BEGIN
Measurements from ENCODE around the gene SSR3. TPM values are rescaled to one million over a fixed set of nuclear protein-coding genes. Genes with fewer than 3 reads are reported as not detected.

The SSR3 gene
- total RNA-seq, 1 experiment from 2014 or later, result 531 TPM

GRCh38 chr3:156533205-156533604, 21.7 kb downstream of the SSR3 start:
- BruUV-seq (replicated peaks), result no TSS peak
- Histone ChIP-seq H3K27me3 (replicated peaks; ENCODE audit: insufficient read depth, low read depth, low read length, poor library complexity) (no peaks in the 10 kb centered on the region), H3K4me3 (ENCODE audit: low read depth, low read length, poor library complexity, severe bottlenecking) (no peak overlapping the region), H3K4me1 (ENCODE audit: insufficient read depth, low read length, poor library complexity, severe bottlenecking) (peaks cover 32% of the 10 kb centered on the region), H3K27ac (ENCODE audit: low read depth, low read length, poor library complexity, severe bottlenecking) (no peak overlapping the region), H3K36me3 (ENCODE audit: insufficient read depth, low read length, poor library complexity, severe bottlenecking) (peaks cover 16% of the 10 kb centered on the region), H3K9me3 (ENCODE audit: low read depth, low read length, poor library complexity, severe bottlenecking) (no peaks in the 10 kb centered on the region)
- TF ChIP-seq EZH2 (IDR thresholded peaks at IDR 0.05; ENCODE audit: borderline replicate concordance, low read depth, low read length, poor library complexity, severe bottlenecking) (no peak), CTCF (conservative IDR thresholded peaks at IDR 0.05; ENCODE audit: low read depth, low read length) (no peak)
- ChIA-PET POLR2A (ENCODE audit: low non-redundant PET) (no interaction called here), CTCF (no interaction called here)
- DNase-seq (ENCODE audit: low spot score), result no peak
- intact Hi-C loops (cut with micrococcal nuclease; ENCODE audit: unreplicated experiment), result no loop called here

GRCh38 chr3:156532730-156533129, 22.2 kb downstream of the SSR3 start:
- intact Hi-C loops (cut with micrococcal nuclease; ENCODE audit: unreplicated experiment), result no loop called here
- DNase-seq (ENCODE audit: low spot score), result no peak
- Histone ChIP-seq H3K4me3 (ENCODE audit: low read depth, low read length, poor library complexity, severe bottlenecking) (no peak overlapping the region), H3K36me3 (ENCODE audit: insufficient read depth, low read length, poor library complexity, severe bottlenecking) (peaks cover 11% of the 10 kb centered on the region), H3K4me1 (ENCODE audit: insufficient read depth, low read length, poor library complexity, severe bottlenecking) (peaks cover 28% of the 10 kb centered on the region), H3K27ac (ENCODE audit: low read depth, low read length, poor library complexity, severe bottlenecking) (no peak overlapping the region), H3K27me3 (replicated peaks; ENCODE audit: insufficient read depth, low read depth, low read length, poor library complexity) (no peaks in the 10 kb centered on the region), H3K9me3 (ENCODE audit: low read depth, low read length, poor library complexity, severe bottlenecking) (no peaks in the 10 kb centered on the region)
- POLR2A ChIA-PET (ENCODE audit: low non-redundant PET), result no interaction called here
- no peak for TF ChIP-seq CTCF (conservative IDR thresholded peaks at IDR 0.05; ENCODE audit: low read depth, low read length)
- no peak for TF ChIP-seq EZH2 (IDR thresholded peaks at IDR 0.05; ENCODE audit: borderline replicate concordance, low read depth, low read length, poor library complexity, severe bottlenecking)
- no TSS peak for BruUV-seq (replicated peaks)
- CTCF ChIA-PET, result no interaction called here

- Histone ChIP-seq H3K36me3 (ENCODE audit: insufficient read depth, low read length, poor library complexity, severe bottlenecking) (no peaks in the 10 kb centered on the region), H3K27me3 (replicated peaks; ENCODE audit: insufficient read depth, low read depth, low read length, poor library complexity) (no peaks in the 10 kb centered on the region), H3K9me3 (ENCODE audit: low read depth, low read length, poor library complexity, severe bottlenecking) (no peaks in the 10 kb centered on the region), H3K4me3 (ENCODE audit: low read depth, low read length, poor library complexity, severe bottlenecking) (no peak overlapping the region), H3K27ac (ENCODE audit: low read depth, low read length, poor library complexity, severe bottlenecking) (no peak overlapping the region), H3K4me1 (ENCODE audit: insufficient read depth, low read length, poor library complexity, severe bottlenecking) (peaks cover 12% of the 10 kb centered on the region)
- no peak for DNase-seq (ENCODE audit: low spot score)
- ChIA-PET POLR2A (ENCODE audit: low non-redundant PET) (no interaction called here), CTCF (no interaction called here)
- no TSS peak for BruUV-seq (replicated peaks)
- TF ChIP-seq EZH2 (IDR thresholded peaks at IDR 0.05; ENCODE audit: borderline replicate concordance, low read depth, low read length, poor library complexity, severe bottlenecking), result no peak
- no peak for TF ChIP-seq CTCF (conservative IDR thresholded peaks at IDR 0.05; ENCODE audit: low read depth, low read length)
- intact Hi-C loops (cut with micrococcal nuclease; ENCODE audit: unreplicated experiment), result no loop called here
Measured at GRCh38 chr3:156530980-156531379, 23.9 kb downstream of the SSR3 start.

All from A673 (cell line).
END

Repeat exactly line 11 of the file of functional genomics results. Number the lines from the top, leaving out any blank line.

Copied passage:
GRCh38 chr3:156532730-156533129, 22.2 kb downstream of the SSR3 start: